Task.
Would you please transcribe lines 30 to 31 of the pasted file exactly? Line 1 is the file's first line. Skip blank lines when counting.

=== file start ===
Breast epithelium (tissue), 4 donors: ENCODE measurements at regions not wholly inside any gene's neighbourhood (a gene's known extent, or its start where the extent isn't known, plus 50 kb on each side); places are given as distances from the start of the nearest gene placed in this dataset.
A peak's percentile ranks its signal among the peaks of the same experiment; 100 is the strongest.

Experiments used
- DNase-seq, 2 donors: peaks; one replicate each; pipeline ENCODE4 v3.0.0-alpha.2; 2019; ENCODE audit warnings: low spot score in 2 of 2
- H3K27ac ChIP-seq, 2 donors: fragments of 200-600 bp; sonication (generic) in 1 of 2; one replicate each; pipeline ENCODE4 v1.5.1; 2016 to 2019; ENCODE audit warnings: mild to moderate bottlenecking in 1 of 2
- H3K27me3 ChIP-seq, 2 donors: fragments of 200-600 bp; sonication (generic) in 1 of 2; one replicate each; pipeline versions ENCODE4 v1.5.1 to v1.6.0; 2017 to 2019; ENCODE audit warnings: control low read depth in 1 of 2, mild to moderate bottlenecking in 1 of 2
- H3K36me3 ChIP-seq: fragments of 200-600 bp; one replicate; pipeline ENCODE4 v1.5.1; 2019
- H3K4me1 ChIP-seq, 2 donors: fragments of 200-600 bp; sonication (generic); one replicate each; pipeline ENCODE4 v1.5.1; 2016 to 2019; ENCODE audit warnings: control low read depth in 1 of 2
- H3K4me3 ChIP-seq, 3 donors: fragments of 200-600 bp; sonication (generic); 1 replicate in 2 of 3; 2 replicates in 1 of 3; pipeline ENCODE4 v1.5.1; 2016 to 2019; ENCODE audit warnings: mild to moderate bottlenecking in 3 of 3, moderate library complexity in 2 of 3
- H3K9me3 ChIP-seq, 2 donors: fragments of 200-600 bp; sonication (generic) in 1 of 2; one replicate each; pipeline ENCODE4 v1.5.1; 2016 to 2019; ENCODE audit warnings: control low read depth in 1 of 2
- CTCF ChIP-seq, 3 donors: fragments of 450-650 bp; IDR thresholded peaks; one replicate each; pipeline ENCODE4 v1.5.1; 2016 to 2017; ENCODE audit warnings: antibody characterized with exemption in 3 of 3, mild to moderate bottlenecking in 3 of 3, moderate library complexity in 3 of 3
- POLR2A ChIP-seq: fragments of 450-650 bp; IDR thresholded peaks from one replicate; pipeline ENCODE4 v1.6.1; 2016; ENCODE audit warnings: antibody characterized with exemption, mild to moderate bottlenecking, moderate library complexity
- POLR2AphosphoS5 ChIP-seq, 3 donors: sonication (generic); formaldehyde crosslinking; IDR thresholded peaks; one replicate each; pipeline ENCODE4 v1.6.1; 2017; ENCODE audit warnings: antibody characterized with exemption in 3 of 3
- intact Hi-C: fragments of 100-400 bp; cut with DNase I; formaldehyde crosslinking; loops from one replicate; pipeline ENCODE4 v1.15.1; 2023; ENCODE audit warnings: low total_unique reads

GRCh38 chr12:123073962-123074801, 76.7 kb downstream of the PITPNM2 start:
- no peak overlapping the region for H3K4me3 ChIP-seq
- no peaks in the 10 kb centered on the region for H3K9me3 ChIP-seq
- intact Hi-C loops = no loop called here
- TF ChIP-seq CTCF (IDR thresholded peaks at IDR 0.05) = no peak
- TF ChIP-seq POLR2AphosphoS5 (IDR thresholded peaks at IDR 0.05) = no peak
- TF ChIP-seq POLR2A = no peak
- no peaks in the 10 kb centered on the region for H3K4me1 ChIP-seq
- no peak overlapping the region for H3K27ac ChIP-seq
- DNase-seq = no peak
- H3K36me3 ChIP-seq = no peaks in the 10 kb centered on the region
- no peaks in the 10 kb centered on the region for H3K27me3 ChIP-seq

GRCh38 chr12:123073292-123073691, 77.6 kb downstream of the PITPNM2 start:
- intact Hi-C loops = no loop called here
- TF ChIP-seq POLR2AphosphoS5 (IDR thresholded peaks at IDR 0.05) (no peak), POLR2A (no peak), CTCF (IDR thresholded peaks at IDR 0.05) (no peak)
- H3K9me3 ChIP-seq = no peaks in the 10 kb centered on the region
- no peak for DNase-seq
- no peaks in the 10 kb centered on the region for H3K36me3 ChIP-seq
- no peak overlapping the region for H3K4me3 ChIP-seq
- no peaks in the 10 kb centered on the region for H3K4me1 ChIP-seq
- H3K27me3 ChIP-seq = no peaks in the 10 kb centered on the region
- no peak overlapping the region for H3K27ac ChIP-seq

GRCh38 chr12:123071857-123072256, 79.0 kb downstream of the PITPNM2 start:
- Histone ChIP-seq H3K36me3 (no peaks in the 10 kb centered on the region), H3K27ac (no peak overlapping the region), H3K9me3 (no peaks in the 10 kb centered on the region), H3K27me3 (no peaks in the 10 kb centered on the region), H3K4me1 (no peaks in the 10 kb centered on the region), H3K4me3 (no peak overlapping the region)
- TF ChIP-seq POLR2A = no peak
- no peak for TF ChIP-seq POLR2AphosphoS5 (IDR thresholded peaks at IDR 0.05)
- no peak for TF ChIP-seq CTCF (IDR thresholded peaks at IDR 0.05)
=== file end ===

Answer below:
- H3K9me3 ChIP-seq = no peaks in the 10 kb centered on the region
- no peak for DNase-seq